FamilyLife Today® Podcast

Live To Forgive

with Jason Romano | July 21, 2021
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Being let down by those closest to us can sometimes make them the hardest to forgive. Jason Romano tells the story of the work God did to help him forgive his dad.

  • Show Notes

  • About the Host

  • About the Guest

  • Dave and Ann Wilson

    Dave and Ann Wilson are hosts of FamilyLife Today®, FamilyLife’s nationally-syndicated radio program. Dave and Ann have been married for more than 38 years and have spent the last 33 teaching and mentoring couples and parents across the country. They have been featured speakers at FamilyLife’s Weekend to Remember® marriage getaway since 1993 and have also hosted their own marriage conferences across the country. Cofounders of Kensington Church—a national, multicampus church that hosts more than 14,000 visitors every weekend—the Wilsons are the creative force behind DVD teaching series Rock Your Marriage and The Survival Guide To Parenting, as well as authors of the recently released book Vertical Marriage (Zondervan, 2019). Dave is a graduate of the International School of Theology, where he received a Master of Divinity degree. A Ball State University Hall of Fame quarterback, Dave served the Detroit Lions as chaplain for 33 years. Ann attended the University of Kentucky. She has been active alongside Dave in ministry as a speaker, writer, small-group leader, and mentor to countless wives of professional athletes. The Wilsons live in the Detroit area. They have three grown sons, CJ, Austin, and Cody, three daughters-in-law, and a growing number of grandchildren.

Being let down by those closest to us can sometimes make them the hardest to forgive. Jason Romano tells the story of the work God did to help him forgive his dad.

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Live To Forgive

With Jason Romano
July 21, 2021
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Jason: I pretty much lost all respect for him, at that point, when he calls me and asks me for money. I’m like, “You spent all your money on gambling and drinking and now you’re calling me, in college, and saying, ‘Can I borrow money?’”

Ann: Welcome to FamilyLife Today, where we want to help you pursue the relationships that matter most. I’m Ann Wilson.

Dave: And I’m Dave Wilson, and you can find us at or on our FamilyLife® app.

Ann: This is FamilyLife Today.

Dave: Today, we’ve got Jason Romano with us, one of our great friends. Welcome to FamilyLife Today. Jason, glad to have you back.

Jason: Thanks for having me back, guys.

Dave: Jason leads really an incredible ministry called Sports Spectrum, where they interview athletes about their faith. Formerly, he was with ESPN for 17 years—a job we all wish we had—I wish I had.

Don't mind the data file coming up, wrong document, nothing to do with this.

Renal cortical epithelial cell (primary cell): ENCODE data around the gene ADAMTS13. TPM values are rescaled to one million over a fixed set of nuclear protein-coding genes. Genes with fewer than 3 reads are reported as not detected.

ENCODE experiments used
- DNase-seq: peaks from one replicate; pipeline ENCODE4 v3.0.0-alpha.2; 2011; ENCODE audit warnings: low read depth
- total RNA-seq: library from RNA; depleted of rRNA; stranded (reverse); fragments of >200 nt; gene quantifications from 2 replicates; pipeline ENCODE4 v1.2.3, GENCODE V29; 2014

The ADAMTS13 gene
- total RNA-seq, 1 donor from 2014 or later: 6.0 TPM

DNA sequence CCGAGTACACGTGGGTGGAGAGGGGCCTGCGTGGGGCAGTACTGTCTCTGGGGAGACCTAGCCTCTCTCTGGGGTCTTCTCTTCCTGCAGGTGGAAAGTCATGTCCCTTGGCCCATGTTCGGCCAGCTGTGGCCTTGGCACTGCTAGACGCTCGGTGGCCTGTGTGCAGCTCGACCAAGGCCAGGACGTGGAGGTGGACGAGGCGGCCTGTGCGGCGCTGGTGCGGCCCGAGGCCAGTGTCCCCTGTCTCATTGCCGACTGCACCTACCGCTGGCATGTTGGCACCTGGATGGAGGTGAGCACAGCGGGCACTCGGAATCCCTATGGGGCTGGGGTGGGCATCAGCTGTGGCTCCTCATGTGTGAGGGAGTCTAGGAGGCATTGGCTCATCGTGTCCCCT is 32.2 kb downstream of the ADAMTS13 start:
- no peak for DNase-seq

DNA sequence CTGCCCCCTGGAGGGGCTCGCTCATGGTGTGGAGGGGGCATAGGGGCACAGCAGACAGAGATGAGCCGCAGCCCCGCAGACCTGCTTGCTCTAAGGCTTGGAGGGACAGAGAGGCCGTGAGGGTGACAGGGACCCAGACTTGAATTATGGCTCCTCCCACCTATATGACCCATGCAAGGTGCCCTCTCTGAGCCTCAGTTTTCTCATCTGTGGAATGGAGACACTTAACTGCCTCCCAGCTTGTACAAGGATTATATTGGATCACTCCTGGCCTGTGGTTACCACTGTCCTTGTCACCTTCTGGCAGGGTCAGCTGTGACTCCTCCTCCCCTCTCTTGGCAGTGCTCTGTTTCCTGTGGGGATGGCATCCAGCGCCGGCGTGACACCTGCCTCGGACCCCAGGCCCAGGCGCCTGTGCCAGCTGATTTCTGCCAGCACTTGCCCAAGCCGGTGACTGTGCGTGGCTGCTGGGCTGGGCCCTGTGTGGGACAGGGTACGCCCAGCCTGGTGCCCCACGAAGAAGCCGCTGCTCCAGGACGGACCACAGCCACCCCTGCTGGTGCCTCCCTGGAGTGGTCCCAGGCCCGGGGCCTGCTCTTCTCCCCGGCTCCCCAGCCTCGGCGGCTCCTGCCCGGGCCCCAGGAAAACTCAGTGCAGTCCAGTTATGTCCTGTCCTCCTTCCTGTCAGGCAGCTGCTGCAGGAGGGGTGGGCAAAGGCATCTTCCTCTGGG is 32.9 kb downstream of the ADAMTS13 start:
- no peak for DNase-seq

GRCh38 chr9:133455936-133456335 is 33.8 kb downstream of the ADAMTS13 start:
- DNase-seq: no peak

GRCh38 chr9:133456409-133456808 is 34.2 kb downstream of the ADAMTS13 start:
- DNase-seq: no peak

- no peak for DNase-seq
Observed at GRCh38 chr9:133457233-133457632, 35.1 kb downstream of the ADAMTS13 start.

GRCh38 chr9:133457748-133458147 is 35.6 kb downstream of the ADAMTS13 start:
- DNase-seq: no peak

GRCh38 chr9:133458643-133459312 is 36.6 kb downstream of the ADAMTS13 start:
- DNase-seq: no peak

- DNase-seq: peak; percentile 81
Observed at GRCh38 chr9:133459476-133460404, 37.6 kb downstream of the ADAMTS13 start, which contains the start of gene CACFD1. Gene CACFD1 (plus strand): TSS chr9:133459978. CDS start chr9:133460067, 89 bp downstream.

Ann: Do we?

Dave: Oh, yes; what a great

Ann: Every guy wishes for that?

Dave: —I mean, it’s just something you turn on everyday at 7 am and turn it off at midnight.

Ann: Oh, that’s terrible.

Dave: So anyway—I’m just kidding; I’m just kidding—but really, what he’s doing now is phenomenal.

But you, Jason, have an incredible story with your dad that, when I read your book about—well, you’re going to tell us today about that—but man, your relationship with your dad was similar to mine; wasn’t it?

Ann: Yes.

Jason: I had a father, growing up, who wasn’t around.

Ann: —physically or emotionally?

Jason: —emotionally.

Ann: If you had to describe him, as a little boy like under 12, what would you have described him as?

Jason: I would describe him as a very loud—in some cases, angry—person who loved sports. That’s the best way I could have described him.

Ann: And then you got older, and you became resentful.

Jason: Very much so. In fact, the 12-year-old Jason, I never felt love from my father. I’m sure he loved me—and of course, I under the current here loved him, too, because he’s [my] dad—but I never felt that love. The only way I ever really felt love from my father, even growing up through high school into college, was when we would have a connection for sports and when he was sober. Unfortunately, because of the drinking, he wasn’t sober that often.

As I got older, and I started experiencing things as a teenager, and seeing him in states that you shouldn’t have to see your dad in—usually drunk—I became very resentful and very angry. Didn’t know how to process it; I didn’t have anybody in my life to walk me through it other than my mom.

I want to be careful here, because my mom saved us [Jason and siblings]. I tell people, “When we were easily headed down a track like my father, my mom kept us back on the narrow/the straight and narrow and allowed us to have experiences, like normal kids, even though our relationship with my dad was anything but normal.” For the most part, other than that, I kind of had just a normal childhood, thankfully: you know, just going to school, playing sports, hanging out with my friends.

Ann: And it sounds like you lost respect for him.